Take Steps to Protect Your Car in a Hurricane
If you’re a resident in a hurricane-prone area, you may know how to prepare your home ahead of a storm. But do you know that disaster preparedness should also extend to protecting your vehicles? Agencies like the Federal Emergency Management Agency, the National Hurricane Center and the American Red Cross unanimously agree that having a comprehensive storm safety plan is always better than being caught off-guard.
As FEMA outlines on Ready.gov, knowing emergency evacuation routes, following the recommendations of local and federal officials and staying informed of a tropical storm’s progress is essential in determining whether you should evacuate.
If you are at home and find yourself in the path of an oncoming hurricane, the following tips can help you protect your car.
For personal and insurance purposes, it’s prudent to have proof of your car’s condition before disaster strikes. So, you may want to consider taking pictures of your car’s interior and exterior as you make your hurricane preparations, the International Hurricane Protection Association (IHPA) suggests.
Check Your Coverage
Early in hurricane season, you may want to check your auto insurance policy to make sure it’s up-to-date. Consider looking into comprehensive coverage, which typically covers your car for damages not related to a collision. Comprehensive coverage is usually optional, unless your auto lender or lease holder requires it. So, it might be a good idea to talk to your agent about whether a policy with this type of coverage makes sense for you.
Keys and Documentation
Store your car’s registration and insurance documentation in a safe place—preferably a fireproof and waterproof lock box. Make copies of this documentation, as well as your car keys, and distribute them to all licensed drivers in your family. That way, in the unfortunate event that you are separated from your vehicle and/or family, your vehicle is ready for use.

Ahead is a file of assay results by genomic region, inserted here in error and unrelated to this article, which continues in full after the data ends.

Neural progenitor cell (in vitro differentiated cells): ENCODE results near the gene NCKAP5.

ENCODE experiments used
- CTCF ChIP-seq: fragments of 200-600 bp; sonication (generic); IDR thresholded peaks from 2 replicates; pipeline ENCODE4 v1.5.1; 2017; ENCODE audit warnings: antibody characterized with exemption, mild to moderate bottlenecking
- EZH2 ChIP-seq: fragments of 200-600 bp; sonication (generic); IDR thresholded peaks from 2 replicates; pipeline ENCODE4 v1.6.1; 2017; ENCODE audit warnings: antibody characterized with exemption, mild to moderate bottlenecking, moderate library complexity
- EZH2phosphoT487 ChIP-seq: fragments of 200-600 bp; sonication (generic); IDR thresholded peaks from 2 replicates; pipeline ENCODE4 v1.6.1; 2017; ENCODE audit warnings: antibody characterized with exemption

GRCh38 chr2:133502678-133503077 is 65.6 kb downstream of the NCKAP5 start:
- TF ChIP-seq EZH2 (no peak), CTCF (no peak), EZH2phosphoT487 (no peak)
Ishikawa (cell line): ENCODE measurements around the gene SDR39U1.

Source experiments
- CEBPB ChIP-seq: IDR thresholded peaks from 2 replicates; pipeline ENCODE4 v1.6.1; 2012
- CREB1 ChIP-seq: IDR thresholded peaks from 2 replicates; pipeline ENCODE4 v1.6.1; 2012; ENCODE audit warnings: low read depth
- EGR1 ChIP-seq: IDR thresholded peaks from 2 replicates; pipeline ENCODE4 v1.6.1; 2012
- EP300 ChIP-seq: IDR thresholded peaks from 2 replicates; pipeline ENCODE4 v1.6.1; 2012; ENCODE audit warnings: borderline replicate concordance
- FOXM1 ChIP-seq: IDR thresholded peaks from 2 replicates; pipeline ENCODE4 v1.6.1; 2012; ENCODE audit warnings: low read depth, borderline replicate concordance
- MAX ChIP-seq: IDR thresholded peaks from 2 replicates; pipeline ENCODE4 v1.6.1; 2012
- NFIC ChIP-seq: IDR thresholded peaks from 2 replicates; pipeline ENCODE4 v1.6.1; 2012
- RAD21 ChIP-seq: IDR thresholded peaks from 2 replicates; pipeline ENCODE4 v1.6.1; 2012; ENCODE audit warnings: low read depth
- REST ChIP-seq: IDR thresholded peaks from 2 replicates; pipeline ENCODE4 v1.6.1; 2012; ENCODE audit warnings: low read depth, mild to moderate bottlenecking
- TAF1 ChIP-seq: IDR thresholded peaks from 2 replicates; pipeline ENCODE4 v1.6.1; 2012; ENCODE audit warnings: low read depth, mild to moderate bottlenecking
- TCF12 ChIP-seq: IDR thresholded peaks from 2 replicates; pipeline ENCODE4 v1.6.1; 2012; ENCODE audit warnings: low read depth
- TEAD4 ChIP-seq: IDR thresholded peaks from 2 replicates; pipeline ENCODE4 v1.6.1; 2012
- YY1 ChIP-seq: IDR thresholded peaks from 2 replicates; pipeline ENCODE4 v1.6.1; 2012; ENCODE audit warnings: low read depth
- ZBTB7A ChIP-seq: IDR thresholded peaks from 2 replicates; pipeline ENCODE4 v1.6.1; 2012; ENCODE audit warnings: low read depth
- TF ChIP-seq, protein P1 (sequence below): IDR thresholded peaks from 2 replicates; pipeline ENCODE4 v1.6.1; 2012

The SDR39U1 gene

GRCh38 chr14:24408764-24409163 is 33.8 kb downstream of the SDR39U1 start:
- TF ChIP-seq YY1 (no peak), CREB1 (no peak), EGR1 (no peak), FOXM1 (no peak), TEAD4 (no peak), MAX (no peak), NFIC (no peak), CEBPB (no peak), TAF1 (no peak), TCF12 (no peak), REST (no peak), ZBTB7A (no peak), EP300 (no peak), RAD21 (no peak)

Don’t forget, as the American Red Cross advises on its Make A Plan page, always have two emergency meeting areas: one close by your home and another further away in case of evacuation.
Be sure to fuel up your car, the American Red Cross suggests. A big part of disaster preparedness is having a plan to get help after dangerous weather subsides. With a full tank of gas, you’ll be more likely to get to where you need to go without having to make a pit stop for fuel.
Parking your car safely before a hurricane or a tropical storm involves protecting it from high winds and waters. The IHPA recommends parking your car in a garage if possible. If you don’t have a garage, the organization suggests parking your car next to a building, which can offer at least partial protection from high winds. Avoid parking under trees or power lines that can be blown down.
After the Storm
Once the storm is over and all members of your family are accounted for, check over your car thoroughly to ensure it’s in good working order. If there’s damage, you can take pictures of the car and compare the “before” and “after” version, as advised in a previous tip.
And if you have to drive after a tropical storm or a hurricane has swept across your neighborhood, remember this important advice from FEMA’s After a Hurricane:
- Drive only if necessary.
- Avoid flooded roads and washed-out bridges.
- Watch for fallen objects, downed electrical wires and weakened walls, bridges, roads and sidewalks.
Experiencing a hurricane can be a difficult ordeal — but planning ahead can help give you peace of mind about your car so you can focus on staying safe.
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